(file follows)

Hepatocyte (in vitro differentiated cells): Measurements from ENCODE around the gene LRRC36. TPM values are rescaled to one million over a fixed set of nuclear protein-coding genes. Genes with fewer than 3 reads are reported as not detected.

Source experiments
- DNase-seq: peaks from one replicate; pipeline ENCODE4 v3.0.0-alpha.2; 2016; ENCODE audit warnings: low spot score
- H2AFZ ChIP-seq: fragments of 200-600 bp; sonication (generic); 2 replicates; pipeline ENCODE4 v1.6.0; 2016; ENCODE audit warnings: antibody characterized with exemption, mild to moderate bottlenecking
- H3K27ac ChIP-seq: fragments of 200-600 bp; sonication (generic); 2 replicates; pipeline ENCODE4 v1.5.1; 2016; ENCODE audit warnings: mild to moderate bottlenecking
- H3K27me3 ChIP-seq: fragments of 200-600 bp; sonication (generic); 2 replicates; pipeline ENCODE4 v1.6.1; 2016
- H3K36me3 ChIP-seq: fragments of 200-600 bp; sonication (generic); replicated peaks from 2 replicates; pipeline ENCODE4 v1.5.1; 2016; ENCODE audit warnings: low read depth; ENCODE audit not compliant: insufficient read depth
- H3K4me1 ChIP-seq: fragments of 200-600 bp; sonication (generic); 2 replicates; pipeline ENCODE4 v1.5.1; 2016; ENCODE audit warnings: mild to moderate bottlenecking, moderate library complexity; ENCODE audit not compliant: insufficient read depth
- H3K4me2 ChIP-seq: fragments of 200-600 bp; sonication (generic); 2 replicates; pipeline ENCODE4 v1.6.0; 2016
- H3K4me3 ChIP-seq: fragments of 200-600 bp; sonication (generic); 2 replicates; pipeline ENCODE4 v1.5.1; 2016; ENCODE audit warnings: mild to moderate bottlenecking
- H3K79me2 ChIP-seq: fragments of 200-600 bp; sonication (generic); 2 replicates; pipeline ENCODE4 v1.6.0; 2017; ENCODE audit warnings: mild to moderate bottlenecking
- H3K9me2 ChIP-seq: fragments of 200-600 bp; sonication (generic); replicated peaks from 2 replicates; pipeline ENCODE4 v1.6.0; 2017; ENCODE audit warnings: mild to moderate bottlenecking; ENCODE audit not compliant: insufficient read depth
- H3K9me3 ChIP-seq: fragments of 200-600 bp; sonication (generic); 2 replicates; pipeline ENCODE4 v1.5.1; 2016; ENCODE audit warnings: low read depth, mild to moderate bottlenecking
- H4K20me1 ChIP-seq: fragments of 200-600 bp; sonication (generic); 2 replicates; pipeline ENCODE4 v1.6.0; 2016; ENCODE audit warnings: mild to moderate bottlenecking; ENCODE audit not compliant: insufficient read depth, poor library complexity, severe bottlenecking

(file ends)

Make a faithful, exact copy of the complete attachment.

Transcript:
Hepatocyte (in vitro differentiated cells): Measurements from ENCODE around the gene LRRC36. TPM values are rescaled to one million over a fixed set of nuclear protein-coding genes. Genes with fewer than 3 reads are reported as not detected.

Source experiments
- DNase-seq: peaks from one replicate; pipeline ENCODE4 v3.0.0-alpha.2; 2016; ENCODE audit warnings: low spot score
- H2AFZ ChIP-seq: fragments of 200-600 bp; sonication (generic); 2 replicates; pipeline ENCODE4 v1.6.0; 2016; ENCODE audit warnings: antibody characterized with exemption, mild to moderate bottlenecking
- H3K27ac ChIP-seq: fragments of 200-600 bp; sonication (generic); 2 replicates; pipeline ENCODE4 v1.5.1; 2016; ENCODE audit warnings: mild to moderate bottlenecking
- H3K27me3 ChIP-seq: fragments of 200-600 bp; sonication (generic); 2 replicates; pipeline ENCODE4 v1.6.1; 2016
- H3K36me3 ChIP-seq: fragments of 200-600 bp; sonication (generic); replicated peaks from 2 replicates; pipeline ENCODE4 v1.5.1; 2016; ENCODE audit warnings: low read depth; ENCODE audit not compliant: insufficient read depth
- H3K4me1 ChIP-seq: fragments of 200-600 bp; sonication (generic); 2 replicates; pipeline ENCODE4 v1.5.1; 2016; ENCODE audit warnings: mild to moderate bottlenecking, moderate library complexity; ENCODE audit not compliant: insufficient read depth
- H3K4me2 ChIP-seq: fragments of 200-600 bp; sonication (generic); 2 replicates; pipeline ENCODE4 v1.6.0; 2016
- H3K4me3 ChIP-seq: fragments of 200-600 bp; sonication (generic); 2 replicates; pipeline ENCODE4 v1.5.1; 2016; ENCODE audit warnings: mild to moderate bottlenecking
- H3K79me2 ChIP-seq: fragments of 200-600 bp; sonication (generic); 2 replicates; pipeline ENCODE4 v1.6.0; 2017; ENCODE audit warnings: mild to moderate bottlenecking
- H3K9me2 ChIP-seq: fragments of 200-600 bp; sonication (generic); replicated peaks from 2 replicates; pipeline ENCODE4 v1.6.0; 2017; ENCODE audit warnings: mild to moderate bottlenecking; ENCODE audit not compliant: insufficient read depth
- H3K9me3 ChIP-seq: fragments of 200-600 bp; sonication (generic); 2 replicates; pipeline ENCODE4 v1.5.1; 2016; ENCODE audit warnings: low read depth, mild to moderate bottlenecking
- H4K20me1 ChIP-seq: fragments of 200-600 bp; sonication (generic); 2 replicates; pipeline ENCODE4 v1.6.0; 2016; ENCODE audit warnings: mild to moderate bottlenecking; ENCODE audit not compliant: insufficient read depth, poor library complexity, severe bottlenecking